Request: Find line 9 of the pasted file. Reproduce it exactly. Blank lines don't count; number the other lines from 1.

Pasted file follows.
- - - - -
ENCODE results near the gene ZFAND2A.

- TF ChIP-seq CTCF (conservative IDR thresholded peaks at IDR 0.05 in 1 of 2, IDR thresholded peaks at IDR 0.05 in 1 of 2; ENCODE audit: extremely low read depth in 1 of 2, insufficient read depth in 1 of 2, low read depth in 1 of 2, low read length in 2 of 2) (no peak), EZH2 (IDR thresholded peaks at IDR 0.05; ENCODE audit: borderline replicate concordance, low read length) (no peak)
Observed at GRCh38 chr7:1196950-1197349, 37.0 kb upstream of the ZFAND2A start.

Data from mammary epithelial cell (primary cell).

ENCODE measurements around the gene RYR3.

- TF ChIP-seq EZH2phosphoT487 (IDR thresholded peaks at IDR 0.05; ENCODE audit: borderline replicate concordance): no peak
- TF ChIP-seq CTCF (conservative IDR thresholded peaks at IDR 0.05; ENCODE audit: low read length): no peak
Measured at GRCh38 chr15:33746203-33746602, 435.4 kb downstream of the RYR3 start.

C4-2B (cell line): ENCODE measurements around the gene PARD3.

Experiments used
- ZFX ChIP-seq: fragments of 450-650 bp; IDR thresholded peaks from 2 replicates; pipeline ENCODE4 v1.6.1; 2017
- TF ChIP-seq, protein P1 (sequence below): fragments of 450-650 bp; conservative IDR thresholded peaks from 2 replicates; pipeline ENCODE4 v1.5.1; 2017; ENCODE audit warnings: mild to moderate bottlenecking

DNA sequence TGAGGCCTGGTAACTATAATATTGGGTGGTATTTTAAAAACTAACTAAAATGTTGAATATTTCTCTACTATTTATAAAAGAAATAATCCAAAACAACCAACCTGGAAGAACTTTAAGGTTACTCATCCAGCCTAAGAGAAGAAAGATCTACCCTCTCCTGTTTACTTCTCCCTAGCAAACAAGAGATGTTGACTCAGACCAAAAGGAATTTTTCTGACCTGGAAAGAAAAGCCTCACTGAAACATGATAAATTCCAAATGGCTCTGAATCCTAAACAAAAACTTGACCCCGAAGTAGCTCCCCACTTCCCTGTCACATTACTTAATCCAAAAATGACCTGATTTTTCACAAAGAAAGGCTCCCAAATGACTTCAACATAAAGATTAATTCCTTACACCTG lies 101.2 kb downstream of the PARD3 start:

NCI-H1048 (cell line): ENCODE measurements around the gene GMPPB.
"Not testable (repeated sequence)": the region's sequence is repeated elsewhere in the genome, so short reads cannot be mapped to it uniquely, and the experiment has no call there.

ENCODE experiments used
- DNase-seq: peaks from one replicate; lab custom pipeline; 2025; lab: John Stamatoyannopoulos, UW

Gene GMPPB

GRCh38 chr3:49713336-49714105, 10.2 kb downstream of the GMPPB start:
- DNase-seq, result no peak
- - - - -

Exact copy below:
C4-2B (cell line): ENCODE measurements around the gene PARD3.